• Ben Turner

1985 ****

Starring: Cory Michael Smith, Virginia Madson, Michael Chiklis, Aidan Langford, Jamie Chung, Ryan Piers Williams

Director: Yen Tan

Country: USA

At this time of year, the cinemas are usually filled with festive family cheer and Hollywood optimism to compliment the joy of the Christmas season, but 1985 couldn’t be further removed from these rose-tinted views of the world. Filmed in high-contrast black and white, this is a movie that goes straight for the emotional jugular, in a nuanced but powerful piece set at the height of the AIDS Crisis.

It is 1985 and Adrian (Smith)has returned to visit his family in Texas for Christmas. It has been several years since he last visited and in that time, his younger brother Andrew (Langford) has become a teenager and has stopped playing football and started to show an interest in theatre. His father (Chiklis) doesn’t know how to talk to either of his sons, whom he has come to realise are both gay, but he refuses to share this with his wife (Madson), thinking she will be as ashamed as he is. Adrian has returned with a massive secret, however. He has AIDS. And where he had stayed in the closet all these years, he must now face up to telling his family the truth, as well as Carly (Chung), his high school girlfriend.

In 2016, Quebecois auteur Xavier Dolan essentially made the same movie with It’s Only The End Of The World with the crème de la crème of French acting, which swept the board at the Césars. In that film, the family were an overbearing seething mess of alpha characters, pinballing from explosion to explosion and so obsessed with their own petty drama that Gaspard Ulliel’s suffering with the disease seemed almost irrelevant. But in this, Adrian’s pain is just as unspoken as the tension amongst the family. In contrast to Dolan’s movie, the threat of violence is replaced by the social repression of an Evangelical community, which goes so far as to prevent Andrew from being able to listen to pop music without his Madonna cassettes being perceived as idolatry. But while the repression is wholly present, it is a stifling silent subjugation, which Adrian had hoped to have left behind forever.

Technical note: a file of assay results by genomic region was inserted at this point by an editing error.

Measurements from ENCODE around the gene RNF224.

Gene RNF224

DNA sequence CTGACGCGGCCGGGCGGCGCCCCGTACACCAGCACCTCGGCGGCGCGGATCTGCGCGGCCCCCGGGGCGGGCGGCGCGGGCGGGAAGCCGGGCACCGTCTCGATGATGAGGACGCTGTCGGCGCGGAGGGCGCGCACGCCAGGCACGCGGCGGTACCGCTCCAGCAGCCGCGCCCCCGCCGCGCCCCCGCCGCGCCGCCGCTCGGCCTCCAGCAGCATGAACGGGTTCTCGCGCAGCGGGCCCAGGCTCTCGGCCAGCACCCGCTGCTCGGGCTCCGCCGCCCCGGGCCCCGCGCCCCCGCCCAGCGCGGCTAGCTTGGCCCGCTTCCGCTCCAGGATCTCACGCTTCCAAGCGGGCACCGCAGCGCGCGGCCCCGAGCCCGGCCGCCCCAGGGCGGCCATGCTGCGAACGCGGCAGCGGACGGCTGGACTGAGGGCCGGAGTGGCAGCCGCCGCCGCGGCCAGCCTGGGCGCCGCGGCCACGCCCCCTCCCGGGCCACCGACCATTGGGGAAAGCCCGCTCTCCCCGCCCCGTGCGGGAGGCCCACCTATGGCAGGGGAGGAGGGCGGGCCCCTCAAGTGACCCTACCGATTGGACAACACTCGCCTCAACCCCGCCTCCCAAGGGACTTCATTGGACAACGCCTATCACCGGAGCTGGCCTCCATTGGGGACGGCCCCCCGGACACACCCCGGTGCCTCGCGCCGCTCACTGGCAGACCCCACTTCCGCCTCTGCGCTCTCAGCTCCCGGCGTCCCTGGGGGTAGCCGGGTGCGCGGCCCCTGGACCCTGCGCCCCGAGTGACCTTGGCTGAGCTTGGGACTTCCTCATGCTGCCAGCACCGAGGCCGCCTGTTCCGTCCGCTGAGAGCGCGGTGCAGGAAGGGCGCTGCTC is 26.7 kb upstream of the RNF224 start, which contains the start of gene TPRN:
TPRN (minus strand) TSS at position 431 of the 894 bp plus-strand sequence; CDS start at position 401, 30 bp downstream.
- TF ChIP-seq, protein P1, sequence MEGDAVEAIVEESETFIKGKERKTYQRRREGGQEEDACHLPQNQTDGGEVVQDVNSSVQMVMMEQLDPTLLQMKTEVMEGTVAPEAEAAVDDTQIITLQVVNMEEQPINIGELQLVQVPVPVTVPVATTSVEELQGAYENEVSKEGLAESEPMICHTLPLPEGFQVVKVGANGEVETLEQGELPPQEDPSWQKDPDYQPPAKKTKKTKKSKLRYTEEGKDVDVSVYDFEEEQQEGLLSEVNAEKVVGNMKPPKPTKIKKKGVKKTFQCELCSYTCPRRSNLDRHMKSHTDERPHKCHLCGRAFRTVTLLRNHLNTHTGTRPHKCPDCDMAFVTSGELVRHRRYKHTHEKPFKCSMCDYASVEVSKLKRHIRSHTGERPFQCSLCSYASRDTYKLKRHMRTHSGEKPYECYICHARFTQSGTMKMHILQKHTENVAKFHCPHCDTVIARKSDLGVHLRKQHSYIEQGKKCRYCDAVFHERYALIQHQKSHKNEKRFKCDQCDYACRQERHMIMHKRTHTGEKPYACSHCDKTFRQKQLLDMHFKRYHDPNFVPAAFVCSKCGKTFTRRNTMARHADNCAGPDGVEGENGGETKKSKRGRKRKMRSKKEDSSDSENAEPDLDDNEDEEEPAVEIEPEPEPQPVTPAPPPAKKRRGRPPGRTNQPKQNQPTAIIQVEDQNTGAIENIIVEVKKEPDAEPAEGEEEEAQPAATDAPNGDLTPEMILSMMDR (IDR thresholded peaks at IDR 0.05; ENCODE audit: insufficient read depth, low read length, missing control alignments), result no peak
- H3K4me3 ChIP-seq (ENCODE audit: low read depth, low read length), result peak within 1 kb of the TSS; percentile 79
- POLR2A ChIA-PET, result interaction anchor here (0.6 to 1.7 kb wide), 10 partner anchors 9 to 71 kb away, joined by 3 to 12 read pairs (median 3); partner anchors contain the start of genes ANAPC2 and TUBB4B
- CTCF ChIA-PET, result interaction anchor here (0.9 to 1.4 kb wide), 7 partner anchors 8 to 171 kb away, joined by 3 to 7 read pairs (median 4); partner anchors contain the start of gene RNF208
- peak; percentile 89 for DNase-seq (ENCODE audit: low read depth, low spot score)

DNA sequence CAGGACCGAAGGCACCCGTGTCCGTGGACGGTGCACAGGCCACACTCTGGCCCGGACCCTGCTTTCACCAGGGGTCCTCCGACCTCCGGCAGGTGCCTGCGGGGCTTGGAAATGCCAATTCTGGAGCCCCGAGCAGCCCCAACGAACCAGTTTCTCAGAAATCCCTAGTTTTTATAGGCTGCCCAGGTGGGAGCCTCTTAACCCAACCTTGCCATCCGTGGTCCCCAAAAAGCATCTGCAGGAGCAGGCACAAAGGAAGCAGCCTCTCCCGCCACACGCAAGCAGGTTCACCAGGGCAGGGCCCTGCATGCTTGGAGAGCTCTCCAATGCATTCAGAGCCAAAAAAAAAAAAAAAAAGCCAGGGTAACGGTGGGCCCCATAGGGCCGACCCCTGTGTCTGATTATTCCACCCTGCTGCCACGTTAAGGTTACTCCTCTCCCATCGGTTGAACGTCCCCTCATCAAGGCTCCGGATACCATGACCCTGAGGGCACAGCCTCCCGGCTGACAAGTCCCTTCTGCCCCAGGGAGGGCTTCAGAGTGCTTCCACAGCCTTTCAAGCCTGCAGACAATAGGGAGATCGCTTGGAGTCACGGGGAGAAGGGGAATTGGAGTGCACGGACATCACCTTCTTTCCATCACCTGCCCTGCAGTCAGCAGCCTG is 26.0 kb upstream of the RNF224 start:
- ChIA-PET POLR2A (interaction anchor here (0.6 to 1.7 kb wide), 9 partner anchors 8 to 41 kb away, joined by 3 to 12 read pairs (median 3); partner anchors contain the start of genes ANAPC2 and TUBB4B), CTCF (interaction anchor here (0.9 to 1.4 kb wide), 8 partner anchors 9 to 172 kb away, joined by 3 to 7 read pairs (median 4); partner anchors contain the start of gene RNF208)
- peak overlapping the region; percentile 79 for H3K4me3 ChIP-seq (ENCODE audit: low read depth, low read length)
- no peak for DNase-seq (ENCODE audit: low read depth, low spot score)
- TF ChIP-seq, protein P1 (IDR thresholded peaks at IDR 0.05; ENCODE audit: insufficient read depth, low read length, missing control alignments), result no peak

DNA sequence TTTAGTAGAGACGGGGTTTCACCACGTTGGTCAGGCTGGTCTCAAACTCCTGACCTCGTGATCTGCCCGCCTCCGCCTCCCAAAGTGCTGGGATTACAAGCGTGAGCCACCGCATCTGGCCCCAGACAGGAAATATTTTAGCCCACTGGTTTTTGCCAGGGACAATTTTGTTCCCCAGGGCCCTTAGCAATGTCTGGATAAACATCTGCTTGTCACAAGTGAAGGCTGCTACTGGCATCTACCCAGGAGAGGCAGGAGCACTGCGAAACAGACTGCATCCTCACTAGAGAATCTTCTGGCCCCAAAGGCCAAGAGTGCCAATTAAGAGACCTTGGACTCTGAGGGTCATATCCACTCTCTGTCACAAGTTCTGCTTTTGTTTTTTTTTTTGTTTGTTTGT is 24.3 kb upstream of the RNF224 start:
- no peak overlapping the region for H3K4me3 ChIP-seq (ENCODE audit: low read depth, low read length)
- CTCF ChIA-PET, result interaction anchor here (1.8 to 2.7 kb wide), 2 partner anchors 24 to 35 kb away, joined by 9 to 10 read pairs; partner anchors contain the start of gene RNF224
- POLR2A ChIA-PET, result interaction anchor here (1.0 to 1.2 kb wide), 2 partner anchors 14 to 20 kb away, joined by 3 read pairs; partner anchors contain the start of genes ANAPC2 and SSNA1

Corey Michael Smith – you may know his as the Riddler in TV’s Gotham – finds the balance between the unsaid and the façade, only letting the mask slip when he is alone or with Carly. When he finally has an honest moment with his mother, only then do we see the truth in the misery he is enduring, where for just a brief moment he is a boy in need of his mother. And when, in the heart-breaking montage at the end of the film, we hear his big brotherly advice to his little brother, it’s hard not to feel that he is speaking the words of an entire generation of gay men who were silenced early by the ruthless pandemic.

By shooting the film in black and white, the film feels hard, cold and as though made in a whole different era. However, this 21st century depiction is a movie that should have been made in the year it was set, the year in fact I was born. It’s compelling on a character level, but breaks no new ground, especially finding release in the same year as the definitive AIDS retrospective 120 BPM. But just like its monochrome sister Nebraska, it finds its drama in the smaller moments; a pause between platitudes, a gesture or a look. Its performances are strikingly authentic and it does well in depicting the personal pain of an international crisis through the lens of domestic normalcy.


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